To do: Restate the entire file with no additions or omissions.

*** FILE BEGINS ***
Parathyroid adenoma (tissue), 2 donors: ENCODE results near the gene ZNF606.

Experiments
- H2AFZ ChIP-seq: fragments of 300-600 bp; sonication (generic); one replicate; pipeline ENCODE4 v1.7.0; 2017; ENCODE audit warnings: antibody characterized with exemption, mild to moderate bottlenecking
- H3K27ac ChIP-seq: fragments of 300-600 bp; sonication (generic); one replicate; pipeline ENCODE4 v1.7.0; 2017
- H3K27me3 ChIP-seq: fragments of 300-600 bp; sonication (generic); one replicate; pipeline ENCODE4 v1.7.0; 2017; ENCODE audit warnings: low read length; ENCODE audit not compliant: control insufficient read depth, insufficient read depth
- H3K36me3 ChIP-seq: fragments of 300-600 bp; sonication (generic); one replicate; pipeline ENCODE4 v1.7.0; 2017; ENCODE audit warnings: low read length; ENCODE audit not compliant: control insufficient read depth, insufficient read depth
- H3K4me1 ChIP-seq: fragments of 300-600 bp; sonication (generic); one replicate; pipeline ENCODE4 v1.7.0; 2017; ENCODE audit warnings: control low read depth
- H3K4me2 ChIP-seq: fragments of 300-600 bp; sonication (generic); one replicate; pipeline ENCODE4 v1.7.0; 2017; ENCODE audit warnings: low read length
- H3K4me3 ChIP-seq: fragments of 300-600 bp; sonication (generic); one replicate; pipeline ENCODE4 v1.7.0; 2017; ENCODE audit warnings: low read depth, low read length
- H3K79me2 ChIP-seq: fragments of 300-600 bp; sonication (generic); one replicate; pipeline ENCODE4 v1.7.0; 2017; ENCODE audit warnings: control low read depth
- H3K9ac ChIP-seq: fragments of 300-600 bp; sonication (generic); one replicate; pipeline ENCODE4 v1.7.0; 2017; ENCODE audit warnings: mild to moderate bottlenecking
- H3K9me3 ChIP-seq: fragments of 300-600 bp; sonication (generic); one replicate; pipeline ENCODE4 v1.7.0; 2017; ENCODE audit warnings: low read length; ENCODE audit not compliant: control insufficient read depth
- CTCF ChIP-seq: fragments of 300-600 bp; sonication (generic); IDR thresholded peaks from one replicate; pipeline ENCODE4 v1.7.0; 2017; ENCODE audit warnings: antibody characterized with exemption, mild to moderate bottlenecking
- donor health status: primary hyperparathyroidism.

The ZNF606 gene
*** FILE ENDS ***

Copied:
Parathyroid adenoma (tissue), 2 donors: ENCODE results near the gene ZNF606.

Experiments
- H2AFZ ChIP-seq: fragments of 300-600 bp; sonication (generic); one replicate; pipeline ENCODE4 v1.7.0; 2017; ENCODE audit warnings: antibody characterized with exemption, mild to moderate bottlenecking
- H3K27ac ChIP-seq: fragments of 300-600 bp; sonication (generic); one replicate; pipeline ENCODE4 v1.7.0; 2017
- H3K27me3 ChIP-seq: fragments of 300-600 bp; sonication (generic); one replicate; pipeline ENCODE4 v1.7.0; 2017; ENCODE audit warnings: low read length; ENCODE audit not compliant: control insufficient read depth, insufficient read depth
- H3K36me3 ChIP-seq: fragments of 300-600 bp; sonication (generic); one replicate; pipeline ENCODE4 v1.7.0; 2017; ENCODE audit warnings: low read length; ENCODE audit not compliant: control insufficient read depth, insufficient read depth
- H3K4me1 ChIP-seq: fragments of 300-600 bp; sonication (generic); one replicate; pipeline ENCODE4 v1.7.0; 2017; ENCODE audit warnings: control low read depth
- H3K4me2 ChIP-seq: fragments of 300-600 bp; sonication (generic); one replicate; pipeline ENCODE4 v1.7.0; 2017; ENCODE audit warnings: low read length
- H3K4me3 ChIP-seq: fragments of 300-600 bp; sonication (generic); one replicate; pipeline ENCODE4 v1.7.0; 2017; ENCODE audit warnings: low read depth, low read length
- H3K79me2 ChIP-seq: fragments of 300-600 bp; sonication (generic); one replicate; pipeline ENCODE4 v1.7.0; 2017; ENCODE audit warnings: control low read depth
- H3K9ac ChIP-seq: fragments of 300-600 bp; sonication (generic); one replicate; pipeline ENCODE4 v1.7.0; 2017; ENCODE audit warnings: mild to moderate bottlenecking
- H3K9me3 ChIP-seq: fragments of 300-600 bp; sonication (generic); one replicate; pipeline ENCODE4 v1.7.0; 2017; ENCODE audit warnings: low read length; ENCODE audit not compliant: control insufficient read depth
- CTCF ChIP-seq: fragments of 300-600 bp; sonication (generic); IDR thresholded peaks from one replicate; pipeline ENCODE4 v1.7.0; 2017; ENCODE audit warnings: antibody characterized with exemption, mild to moderate bottlenecking
- donor health status: primary hyperparathyroidism.

The ZNF606 gene